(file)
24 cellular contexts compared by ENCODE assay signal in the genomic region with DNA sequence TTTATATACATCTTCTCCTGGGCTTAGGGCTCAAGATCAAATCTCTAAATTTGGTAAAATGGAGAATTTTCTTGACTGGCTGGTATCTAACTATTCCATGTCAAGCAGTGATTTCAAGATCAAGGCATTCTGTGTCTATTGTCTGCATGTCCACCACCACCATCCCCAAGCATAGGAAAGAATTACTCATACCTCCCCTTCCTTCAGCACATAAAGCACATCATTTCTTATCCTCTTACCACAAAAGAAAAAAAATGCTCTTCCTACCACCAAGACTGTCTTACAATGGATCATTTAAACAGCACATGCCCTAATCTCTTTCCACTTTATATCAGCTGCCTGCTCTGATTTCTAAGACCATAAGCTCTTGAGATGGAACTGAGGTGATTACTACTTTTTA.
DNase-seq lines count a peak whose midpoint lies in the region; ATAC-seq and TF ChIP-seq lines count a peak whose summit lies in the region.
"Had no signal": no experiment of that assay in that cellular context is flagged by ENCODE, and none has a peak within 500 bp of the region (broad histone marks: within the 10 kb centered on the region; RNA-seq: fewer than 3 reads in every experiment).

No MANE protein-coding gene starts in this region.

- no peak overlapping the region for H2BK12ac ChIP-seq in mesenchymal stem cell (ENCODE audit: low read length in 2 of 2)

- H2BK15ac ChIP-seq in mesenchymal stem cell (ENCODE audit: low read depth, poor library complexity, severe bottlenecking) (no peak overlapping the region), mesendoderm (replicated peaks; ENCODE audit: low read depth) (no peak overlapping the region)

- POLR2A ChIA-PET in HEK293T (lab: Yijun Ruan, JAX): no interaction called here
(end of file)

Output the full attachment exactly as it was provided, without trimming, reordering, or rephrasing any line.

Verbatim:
24 cellular contexts compared by ENCODE assay signal in the genomic region with DNA sequence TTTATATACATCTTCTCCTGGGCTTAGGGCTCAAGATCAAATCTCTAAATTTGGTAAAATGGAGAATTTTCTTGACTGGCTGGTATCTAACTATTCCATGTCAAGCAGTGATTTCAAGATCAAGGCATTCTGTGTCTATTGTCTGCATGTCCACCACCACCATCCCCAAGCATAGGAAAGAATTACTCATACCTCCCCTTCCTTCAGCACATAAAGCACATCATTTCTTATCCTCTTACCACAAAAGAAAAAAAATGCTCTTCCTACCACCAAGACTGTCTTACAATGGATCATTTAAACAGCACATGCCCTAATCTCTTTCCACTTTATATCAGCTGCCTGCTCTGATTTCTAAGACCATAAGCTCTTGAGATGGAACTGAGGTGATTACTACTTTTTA.
DNase-seq lines count a peak whose midpoint lies in the region; ATAC-seq and TF ChIP-seq lines count a peak whose summit lies in the region.
"Had no signal": no experiment of that assay in that cellular context is flagged by ENCODE, and none has a peak within 500 bp of the region (broad histone marks: within the 10 kb centered on the region; RNA-seq: fewer than 3 reads in every experiment).

No MANE protein-coding gene starts in this region.

- no peak overlapping the region for H2BK12ac ChIP-seq in mesenchymal stem cell (ENCODE audit: low read length in 2 of 2)

- H2BK15ac ChIP-seq in mesenchymal stem cell (ENCODE audit: low read depth, poor library complexity, severe bottlenecking) (no peak overlapping the region), mesendoderm (replicated peaks; ENCODE audit: low read depth) (no peak overlapping the region)

- POLR2A ChIA-PET in HEK293T (lab: Yijun Ruan, JAX): no interaction called here